Browse Prior Art Database

Timer Utilization for Hardware Simulation Verification

IP.com Disclosure Number: IPCOM000106839D
Original Publication Date: 1993-Dec-01
Included in the Prior Art Database: 2005-Mar-21
Document File: 4 page(s) / 96K

Publishing Venue

IBM

Related People

Gariazzo, RE: AUTHOR [+2]

Abstract

Hardware verification of a design implementation implies the testing of the implementation in all possible areas and levels. The usual verification method (using RTX) verifies only the testcase end results (values held in registers and memory). This method does not check the internal hardware state cycle by cycle. Thus it only checks for a correct end product, not for most efficient operation, or correct utilization of internal resources. The usual method for checking internal state cycle by cycle is to write IVP (Implementation Verification Program) testcases. However, because of the complexity of the Graphics Floating Point Engine, the creation of these testcases is not a simple task.

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Timer Utilization for Hardware Simulation Verification

      Hardware verification of a design implementation implies the
testing of the implementation in all possible areas and levels.  The
usual verification method (using RTX) verifies only the testcase end
results (values held in registers and memory).  This method does not
check the internal hardware state cycle by cycle.  Thus it only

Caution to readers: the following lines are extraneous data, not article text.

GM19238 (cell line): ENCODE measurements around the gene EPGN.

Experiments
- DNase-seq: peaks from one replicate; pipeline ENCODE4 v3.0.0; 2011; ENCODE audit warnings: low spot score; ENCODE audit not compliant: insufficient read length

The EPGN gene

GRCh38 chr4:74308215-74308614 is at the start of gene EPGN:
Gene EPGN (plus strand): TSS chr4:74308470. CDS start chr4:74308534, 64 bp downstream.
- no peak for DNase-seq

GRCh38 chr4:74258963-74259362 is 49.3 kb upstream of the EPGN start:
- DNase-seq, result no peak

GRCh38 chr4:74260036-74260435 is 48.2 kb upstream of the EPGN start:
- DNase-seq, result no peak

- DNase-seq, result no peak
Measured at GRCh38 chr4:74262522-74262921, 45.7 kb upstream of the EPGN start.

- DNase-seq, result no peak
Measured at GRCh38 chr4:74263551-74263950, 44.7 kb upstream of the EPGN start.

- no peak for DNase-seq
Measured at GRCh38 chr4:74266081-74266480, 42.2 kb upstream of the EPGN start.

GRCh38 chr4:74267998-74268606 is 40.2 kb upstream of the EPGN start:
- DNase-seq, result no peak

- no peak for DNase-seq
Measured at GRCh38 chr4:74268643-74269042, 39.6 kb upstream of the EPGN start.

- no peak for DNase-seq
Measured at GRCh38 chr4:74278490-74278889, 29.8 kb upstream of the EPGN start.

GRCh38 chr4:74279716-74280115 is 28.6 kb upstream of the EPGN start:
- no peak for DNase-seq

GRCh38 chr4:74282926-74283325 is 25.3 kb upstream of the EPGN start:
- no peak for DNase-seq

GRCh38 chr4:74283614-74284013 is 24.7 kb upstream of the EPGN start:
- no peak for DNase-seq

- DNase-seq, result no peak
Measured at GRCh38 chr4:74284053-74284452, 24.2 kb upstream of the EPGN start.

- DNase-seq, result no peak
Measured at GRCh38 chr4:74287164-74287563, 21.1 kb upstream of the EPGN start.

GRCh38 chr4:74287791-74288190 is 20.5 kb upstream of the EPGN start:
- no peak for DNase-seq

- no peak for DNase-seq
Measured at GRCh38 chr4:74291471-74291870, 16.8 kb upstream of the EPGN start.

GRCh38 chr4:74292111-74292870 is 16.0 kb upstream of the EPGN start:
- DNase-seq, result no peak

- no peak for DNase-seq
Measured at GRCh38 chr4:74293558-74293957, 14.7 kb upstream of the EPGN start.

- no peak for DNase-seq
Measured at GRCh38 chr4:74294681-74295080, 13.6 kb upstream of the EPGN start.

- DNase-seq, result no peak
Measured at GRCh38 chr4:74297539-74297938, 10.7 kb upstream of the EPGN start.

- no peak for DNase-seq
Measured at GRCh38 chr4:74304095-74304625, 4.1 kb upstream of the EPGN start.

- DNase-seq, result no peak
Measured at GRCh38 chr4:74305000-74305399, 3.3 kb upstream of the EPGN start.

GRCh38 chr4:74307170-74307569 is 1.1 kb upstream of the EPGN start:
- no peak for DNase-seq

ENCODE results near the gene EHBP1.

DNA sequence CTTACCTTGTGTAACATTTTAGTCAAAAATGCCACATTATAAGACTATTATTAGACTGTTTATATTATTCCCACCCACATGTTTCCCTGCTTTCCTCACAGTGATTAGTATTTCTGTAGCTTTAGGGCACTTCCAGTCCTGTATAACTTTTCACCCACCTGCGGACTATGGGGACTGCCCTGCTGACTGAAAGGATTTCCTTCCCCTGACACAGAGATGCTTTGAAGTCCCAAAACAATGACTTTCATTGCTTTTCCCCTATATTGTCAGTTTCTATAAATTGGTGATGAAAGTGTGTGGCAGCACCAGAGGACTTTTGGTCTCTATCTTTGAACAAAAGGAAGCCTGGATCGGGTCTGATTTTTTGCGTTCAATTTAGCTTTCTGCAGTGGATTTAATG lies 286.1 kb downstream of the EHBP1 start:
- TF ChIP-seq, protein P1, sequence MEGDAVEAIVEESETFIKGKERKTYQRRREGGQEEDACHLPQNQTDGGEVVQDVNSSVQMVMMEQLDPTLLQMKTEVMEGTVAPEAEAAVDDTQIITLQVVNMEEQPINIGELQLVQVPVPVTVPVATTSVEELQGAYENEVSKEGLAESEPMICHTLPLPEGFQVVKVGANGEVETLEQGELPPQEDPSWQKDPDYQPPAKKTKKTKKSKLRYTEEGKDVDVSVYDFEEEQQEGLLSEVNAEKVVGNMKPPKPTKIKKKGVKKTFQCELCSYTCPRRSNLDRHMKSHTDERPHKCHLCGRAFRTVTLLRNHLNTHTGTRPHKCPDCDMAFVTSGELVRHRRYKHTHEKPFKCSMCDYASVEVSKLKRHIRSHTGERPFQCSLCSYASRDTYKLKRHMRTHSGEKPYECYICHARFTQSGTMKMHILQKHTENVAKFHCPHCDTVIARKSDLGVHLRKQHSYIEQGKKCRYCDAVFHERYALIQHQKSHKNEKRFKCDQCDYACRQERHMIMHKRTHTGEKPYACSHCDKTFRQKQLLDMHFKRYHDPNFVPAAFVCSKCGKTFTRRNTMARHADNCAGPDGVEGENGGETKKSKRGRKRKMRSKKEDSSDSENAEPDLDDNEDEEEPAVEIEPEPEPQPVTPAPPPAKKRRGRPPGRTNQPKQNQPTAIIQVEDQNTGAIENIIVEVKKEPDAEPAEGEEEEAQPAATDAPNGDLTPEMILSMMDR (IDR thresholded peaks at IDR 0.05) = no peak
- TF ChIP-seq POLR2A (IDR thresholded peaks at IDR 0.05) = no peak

checks for a correct end product, not for most efficient operation,
or correct utilization of internal resources.  The usual method for
checking internal state cycle by cycle is to write IVP
(Implementation Verification Program) testcases.  However, because of
the complexity of the Graphics Floating Point Engine, the creation of
these testcases is not a simple task.  To fully test the
functionality of the implementation, the testcases have to anticipate
the hardware's behavior to detect discrepancies between expected and
obtained results.

      The creation of such testcases is complex because what
thesetestcases are doing is software simulation of the hardware
behavior.

      The disclosed technique provides an interface between the
functional simulator and the GFPE TIMER, providing low level hardware
verification without complex IVPs.

      Incorporating the TIMER in the verification process reduces the
need for IVPs to verify the internal state of the superscalar,
instruction queue, and branch units.  The TIMER emulates the hardware
and maintains its own version of the internal state of these units.

The hardware verification process is carried out by three components
as shown in Fig. 1:

1.  Random Testcase Program Generator (RTPG)
    Generates the testcases to be run by the simulator and calculates
    the expected results.

2.  Random Testcase Executor (RTX)
    Execute the testcases generated by  RTPG by invoking  the
    hardware simulator (CEFS), and  comparing the results obtained
    from the simulator with the RTPG's expected results.

3.  Compiled Enhanced Functional Simulator (CEFS)
    This unit is the hardware simulator.  It is called by RTX to
    execute the testcases genera...